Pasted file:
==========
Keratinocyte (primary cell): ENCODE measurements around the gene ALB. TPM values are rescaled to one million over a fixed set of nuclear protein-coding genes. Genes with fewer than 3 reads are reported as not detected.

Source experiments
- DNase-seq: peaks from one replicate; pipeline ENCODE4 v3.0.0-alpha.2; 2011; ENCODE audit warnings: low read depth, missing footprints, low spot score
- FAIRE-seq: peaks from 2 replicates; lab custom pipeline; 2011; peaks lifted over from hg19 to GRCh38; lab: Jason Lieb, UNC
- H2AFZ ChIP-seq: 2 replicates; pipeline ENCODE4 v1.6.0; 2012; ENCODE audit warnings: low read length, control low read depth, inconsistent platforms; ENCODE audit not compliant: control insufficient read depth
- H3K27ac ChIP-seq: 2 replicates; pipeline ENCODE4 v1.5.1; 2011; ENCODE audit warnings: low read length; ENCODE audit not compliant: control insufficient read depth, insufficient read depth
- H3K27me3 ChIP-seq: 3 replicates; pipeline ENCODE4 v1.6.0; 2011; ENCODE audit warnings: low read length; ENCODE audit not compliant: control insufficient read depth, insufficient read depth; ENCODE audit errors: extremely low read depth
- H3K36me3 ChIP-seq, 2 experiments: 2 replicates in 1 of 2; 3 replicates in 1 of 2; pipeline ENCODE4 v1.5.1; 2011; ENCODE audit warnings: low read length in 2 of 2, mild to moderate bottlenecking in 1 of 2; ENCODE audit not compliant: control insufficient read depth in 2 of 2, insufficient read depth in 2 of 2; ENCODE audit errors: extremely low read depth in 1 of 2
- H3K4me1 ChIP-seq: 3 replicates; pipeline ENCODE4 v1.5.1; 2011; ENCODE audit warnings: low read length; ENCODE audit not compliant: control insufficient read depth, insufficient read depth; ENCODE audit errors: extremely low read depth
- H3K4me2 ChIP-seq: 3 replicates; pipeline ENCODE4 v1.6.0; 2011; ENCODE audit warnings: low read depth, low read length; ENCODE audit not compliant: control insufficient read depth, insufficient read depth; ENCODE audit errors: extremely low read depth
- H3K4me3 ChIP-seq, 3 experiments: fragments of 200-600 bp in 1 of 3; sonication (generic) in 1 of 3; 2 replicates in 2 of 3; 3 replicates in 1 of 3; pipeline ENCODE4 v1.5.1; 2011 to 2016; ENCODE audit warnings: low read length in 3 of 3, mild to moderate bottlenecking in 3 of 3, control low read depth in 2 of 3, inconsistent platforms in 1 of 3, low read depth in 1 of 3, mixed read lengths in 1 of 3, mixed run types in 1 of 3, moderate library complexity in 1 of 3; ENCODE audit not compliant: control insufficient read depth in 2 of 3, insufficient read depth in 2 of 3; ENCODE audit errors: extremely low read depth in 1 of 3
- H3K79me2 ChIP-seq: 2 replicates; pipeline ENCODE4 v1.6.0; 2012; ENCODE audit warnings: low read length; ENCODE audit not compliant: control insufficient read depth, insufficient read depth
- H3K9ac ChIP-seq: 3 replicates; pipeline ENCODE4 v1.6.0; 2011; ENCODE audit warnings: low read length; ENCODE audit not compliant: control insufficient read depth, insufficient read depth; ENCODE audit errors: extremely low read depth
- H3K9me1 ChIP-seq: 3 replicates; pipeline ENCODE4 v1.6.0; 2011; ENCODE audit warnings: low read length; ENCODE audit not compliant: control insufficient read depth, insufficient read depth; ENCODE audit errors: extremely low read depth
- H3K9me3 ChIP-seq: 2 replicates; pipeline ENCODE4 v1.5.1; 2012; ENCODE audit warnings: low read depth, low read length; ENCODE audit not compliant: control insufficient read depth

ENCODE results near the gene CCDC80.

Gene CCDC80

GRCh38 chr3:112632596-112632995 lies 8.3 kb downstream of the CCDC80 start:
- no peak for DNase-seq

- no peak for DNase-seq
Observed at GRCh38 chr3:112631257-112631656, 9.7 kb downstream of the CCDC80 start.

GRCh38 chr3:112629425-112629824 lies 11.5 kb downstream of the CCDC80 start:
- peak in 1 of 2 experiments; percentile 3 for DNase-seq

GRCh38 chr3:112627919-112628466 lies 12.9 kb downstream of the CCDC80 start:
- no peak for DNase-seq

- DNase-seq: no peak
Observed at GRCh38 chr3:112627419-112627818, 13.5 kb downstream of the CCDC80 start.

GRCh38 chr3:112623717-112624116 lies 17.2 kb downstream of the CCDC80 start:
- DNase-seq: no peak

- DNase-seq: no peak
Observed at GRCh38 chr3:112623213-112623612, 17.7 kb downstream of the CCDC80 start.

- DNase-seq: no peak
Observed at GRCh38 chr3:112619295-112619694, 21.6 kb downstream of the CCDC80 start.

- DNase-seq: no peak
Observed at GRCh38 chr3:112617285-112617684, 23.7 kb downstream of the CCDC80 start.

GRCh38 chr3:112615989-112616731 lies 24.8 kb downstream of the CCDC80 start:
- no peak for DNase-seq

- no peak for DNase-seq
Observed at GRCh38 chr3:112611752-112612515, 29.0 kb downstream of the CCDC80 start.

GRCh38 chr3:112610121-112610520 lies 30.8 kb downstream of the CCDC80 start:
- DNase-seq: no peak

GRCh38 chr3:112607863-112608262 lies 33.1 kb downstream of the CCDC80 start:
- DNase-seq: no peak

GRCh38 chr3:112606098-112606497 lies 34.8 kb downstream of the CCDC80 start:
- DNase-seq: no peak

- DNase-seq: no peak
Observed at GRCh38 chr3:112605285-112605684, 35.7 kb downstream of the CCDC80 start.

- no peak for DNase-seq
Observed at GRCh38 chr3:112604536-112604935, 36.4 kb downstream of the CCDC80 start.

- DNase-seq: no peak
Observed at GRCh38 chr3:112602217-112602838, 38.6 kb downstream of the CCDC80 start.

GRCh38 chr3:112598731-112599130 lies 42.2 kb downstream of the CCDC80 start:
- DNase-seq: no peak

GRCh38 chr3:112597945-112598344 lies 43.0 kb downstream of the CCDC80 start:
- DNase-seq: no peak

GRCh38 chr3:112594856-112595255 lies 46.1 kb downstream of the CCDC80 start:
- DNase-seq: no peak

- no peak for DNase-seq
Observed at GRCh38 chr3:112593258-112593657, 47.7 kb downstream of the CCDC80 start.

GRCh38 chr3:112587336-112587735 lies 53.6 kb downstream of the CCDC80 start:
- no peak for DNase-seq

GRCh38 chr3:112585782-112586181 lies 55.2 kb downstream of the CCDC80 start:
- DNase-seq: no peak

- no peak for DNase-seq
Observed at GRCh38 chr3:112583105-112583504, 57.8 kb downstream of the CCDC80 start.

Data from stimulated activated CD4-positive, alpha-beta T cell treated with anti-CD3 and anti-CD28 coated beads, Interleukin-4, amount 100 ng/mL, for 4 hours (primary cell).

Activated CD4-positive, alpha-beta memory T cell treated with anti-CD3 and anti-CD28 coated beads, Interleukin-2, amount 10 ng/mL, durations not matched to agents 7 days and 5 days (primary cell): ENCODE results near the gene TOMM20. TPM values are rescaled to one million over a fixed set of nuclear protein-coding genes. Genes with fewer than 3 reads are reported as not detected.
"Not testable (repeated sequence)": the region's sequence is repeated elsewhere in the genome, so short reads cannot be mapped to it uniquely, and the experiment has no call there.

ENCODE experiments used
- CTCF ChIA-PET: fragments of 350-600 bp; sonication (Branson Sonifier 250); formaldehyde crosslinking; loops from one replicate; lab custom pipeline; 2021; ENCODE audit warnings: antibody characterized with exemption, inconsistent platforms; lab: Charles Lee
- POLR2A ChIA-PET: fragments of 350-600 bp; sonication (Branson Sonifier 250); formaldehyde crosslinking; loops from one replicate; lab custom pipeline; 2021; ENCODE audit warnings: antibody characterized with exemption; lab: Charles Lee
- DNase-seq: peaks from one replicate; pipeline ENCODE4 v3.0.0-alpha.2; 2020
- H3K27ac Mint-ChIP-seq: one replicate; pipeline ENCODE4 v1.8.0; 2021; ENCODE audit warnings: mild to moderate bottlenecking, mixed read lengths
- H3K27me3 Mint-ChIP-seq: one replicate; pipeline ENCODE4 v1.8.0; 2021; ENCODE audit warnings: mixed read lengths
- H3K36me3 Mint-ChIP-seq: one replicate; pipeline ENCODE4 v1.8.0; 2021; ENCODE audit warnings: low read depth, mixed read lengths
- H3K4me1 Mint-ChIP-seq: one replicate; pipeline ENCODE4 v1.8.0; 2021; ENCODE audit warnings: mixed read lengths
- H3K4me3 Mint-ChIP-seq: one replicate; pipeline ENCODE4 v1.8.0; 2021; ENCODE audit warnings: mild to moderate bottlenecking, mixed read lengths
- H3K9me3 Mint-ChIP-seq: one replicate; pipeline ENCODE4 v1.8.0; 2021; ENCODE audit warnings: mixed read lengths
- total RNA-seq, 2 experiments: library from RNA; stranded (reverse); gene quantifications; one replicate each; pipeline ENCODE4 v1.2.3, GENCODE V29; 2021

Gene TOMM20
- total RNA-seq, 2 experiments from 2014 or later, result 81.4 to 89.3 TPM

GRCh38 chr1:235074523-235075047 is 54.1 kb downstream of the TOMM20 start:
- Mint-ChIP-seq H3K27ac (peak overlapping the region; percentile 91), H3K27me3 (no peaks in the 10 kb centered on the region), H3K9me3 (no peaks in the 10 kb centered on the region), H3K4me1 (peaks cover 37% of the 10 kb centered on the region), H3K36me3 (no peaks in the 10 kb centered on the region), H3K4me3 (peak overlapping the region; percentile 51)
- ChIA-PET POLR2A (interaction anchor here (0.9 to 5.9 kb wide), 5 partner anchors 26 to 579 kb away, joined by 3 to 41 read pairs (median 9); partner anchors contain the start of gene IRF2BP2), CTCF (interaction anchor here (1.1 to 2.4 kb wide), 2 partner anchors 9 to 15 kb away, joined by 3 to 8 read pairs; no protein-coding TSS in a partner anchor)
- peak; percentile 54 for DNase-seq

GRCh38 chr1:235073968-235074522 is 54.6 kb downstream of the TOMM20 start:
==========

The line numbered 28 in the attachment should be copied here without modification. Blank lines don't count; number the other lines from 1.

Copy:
GRCh38 chr3:112623717-112624116 lies 17.2 kb downstream of the CCDC80 start: